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Old 01-06-2017, 02:32 PM
 
Location: Southwest Washington State
21,960 posts, read 14,442,747 times
Reputation: 30945

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Quote:
Originally Posted by Escort Rider View Post
The big problem in threads like this one is how to respond rationally and objectively to an original post which is full of wild exaggeration and emotional over-statement. Yes, apparently the gen Xers will have a more difficult time than their boomer parents, in the aggregate. The older boomers at least graduated from college debt-free, and perhaps many of the younger boomers too. (Although I'm not really sure about the younger boomers).

Let's take this statement by the OP:
"Their retirement will arrive and they will have likely zero or negative net worth," How are we to take that seriously? That would mean most of them would fail to pay off their college debt in time to save at all before retiring? I don't buy that.

Let's take another one: ".......... the insane wealth of the baby boomer generation (and even their pension-fattened parents) is distorting the discussion here of what it means to be a retiree." "Insane wealth"???? Perhaps the select few boomers who have made it into upper management and the small number who have become specialty surgeons and a few other similar categories can be said to have "insane wealth" but even then the statement is a bit of a stretch.

It is a shame that the wild, ranting nature of the original post renders a meaningful discussion of the topic so much more difficult, because it's a worthy topic.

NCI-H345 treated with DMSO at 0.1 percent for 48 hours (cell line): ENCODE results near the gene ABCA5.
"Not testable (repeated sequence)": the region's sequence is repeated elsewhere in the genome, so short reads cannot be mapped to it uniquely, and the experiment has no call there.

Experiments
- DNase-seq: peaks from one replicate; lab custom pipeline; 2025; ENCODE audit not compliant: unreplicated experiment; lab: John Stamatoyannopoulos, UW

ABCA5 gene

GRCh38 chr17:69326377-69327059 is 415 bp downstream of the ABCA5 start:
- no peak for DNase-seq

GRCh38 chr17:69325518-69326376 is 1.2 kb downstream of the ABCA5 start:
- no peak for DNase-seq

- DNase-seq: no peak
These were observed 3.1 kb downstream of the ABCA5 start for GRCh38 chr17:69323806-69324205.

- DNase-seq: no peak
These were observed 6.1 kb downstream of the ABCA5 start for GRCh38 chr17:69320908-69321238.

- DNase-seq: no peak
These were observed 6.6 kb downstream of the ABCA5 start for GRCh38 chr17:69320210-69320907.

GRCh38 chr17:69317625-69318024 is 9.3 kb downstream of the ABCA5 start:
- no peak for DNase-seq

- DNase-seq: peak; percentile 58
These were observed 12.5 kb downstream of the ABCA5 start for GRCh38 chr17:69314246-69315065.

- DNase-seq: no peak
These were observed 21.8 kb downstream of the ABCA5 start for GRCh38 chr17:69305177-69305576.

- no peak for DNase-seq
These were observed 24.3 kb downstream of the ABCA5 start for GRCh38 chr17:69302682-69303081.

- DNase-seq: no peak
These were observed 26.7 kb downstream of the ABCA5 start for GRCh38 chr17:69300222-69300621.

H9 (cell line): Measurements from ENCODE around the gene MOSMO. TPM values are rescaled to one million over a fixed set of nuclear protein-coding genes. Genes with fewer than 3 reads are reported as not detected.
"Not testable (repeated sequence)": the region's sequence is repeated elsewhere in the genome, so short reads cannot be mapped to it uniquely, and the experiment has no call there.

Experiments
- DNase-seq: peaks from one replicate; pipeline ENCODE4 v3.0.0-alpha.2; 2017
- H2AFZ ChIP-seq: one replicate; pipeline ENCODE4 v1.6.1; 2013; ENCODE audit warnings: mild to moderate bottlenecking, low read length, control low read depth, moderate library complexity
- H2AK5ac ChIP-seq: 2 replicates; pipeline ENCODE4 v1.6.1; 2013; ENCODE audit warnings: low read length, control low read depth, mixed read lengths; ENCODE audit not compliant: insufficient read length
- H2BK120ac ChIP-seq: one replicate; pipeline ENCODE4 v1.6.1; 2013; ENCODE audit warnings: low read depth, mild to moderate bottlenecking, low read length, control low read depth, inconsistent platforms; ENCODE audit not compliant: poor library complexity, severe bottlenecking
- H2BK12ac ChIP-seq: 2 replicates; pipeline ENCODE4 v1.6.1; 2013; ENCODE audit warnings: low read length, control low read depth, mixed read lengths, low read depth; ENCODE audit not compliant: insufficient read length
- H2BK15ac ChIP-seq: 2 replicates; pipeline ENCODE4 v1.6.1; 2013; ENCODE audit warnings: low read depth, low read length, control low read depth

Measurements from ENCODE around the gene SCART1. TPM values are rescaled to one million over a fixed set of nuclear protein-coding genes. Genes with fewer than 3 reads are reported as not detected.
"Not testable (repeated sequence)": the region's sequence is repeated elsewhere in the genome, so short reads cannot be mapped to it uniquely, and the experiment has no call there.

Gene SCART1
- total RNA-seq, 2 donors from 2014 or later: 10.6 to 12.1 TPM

My hope is that the conversation will devolve in a more reasonable direction.
ER, yes, wild generalizations much? Plenty of Boomers have had it hard, by the way.

I have three Gen X kids and they are doing OK. All are saving money. Pensions are a thing of the past for them; so they have to save money. And we emphasized that to them early on. We know they are saving, so we don't have to keep reiterating that now.

What we have done is to make sure that our two grands will have some money for college. It will not pay for everything, but it will help. The money is to be used for higher ed.

I think one of the things that holds younger people back is college debt. It looms enormously over many of them. I also think that this debt keeps our economy from being as robust, because there is less for people to spend. However in our area, rents are climbing ever higher, so rent or mortgage payments are eating up a greater percentage of incomes as well.

But part of the problem is that Gen Xers and Millennials choose to live in higher COL areas. Lifestyle is very important to many of them. So, they might choose to live in an urban area that has a high COL, rather than in an outlying area. Perhaps they also chose to attend a more expensive university previously. And expensive electronics have become necessary to us all. And good smartphones, computers, and other portable electronics are still expensive.

So there are many elements to this. But I don't think you can accuse Boomers of being greedy. We inherited a different economy. And as the economy changed, some Boomers were left out.
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Old 01-06-2017, 04:14 PM
 
29,819 posts, read 34,912,438 times
Reputation: 11737
Quote:
Originally Posted by Minervah View Post
Thank you. I am so tired of posting this myself.

In my working career I have been laid off several times, had my 401k stolen by my union (worked for a trust office for bunch of crooked ones) and had serious medical illnesses which involved a lot of medical bills.

To the OP, there are no guarantees in life, take care of yourself the best you can and don't expect others to be talking about your future.